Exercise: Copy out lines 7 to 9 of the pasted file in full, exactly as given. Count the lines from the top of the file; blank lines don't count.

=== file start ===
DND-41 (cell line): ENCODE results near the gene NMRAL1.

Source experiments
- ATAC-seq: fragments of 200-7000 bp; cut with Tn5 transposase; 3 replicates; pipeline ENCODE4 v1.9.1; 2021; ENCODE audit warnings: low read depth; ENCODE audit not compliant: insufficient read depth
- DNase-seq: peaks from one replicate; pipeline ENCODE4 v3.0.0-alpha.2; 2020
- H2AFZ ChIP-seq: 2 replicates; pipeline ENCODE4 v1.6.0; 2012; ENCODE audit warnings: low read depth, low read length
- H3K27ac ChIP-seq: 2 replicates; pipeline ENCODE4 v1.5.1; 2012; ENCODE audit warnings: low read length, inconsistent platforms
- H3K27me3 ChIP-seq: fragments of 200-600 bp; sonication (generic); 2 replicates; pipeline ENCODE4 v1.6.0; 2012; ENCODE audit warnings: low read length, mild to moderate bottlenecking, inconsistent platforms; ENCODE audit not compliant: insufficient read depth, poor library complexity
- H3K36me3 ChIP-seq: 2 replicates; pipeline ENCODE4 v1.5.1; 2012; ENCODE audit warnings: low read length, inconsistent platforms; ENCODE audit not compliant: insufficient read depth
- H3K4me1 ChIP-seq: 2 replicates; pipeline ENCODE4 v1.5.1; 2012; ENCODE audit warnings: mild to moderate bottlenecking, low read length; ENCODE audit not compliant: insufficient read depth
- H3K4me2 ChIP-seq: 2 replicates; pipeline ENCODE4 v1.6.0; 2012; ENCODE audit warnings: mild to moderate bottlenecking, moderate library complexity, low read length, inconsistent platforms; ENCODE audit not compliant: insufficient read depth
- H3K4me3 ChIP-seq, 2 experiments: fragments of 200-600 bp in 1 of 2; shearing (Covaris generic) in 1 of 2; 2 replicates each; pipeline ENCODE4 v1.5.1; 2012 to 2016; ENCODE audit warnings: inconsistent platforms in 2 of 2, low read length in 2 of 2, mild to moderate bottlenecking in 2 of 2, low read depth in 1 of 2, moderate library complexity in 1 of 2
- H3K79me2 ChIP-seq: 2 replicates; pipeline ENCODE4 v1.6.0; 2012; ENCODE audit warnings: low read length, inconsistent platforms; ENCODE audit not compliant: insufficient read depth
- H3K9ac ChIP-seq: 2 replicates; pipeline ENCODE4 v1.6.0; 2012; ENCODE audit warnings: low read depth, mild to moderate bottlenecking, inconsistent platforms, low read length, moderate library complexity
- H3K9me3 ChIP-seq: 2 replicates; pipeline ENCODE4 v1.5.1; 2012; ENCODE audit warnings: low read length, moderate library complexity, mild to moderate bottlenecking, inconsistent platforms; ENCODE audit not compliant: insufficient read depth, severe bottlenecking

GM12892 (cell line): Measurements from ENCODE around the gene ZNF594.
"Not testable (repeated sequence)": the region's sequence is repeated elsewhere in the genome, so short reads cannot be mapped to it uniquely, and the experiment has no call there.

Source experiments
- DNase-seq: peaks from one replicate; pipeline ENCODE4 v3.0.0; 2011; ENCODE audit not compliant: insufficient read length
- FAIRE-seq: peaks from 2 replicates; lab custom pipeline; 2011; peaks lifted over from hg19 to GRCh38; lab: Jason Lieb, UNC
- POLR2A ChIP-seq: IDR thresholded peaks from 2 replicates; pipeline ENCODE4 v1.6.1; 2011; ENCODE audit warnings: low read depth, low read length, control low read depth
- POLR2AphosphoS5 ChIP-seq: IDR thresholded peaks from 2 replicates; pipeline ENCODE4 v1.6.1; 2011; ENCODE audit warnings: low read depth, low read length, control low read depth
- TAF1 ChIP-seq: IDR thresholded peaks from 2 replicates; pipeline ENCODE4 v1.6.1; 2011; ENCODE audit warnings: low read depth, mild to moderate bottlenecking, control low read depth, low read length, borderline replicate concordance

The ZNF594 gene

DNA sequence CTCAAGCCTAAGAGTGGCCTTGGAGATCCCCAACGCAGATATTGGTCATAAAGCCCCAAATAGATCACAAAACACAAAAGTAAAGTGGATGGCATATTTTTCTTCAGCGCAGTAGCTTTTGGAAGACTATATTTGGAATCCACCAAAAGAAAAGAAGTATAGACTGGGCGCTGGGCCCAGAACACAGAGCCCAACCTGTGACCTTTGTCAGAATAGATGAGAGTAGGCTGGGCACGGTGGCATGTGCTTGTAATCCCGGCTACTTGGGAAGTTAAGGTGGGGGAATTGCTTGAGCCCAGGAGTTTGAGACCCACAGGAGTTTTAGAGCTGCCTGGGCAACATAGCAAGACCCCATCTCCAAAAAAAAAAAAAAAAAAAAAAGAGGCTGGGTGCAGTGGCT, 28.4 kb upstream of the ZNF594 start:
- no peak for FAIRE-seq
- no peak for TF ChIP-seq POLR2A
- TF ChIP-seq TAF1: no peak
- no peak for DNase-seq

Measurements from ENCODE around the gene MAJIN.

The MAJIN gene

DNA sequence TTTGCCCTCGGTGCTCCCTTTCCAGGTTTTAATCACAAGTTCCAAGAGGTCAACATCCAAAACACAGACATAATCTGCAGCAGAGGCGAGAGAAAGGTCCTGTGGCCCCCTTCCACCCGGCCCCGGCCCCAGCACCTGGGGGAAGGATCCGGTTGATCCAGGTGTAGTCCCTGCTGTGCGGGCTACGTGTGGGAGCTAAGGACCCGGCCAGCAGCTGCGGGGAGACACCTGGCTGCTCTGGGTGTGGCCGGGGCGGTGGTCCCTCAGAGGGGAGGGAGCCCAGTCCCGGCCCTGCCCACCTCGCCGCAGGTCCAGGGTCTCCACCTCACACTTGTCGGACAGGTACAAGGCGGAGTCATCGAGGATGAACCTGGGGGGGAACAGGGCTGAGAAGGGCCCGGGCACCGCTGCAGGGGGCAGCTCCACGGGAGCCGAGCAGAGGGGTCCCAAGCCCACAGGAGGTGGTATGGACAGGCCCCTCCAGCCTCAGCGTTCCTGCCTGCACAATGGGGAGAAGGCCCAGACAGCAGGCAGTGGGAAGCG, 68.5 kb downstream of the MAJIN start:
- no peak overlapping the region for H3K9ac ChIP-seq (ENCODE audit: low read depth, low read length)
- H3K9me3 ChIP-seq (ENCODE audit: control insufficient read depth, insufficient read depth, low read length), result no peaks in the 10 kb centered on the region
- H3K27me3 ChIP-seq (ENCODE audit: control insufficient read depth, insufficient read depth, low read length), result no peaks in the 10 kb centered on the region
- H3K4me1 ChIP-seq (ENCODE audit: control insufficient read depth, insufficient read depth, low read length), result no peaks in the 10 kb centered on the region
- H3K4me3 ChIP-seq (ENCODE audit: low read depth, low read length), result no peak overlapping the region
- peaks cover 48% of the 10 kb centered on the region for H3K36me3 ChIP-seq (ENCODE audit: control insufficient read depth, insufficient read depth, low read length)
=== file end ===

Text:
- H3K27me3 ChIP-seq: fragments of 200-600 bp; sonication (generic); 2 replicates; pipeline ENCODE4 v1.6.0; 2012; ENCODE audit warnings: low read length, mild to moderate bottlenecking, inconsistent platforms; ENCODE audit not compliant: insufficient read depth, poor library complexity
- H3K36me3 ChIP-seq: 2 replicates; pipeline ENCODE4 v1.5.1; 2012; ENCODE audit warnings: low read length, inconsistent platforms; ENCODE audit not compliant: insufficient read depth
- H3K4me1 ChIP-seq: 2 replicates; pipeline ENCODE4 v1.5.1; 2012; ENCODE audit warnings: mild to moderate bottlenecking, low read length; ENCODE audit not compliant: insufficient read depth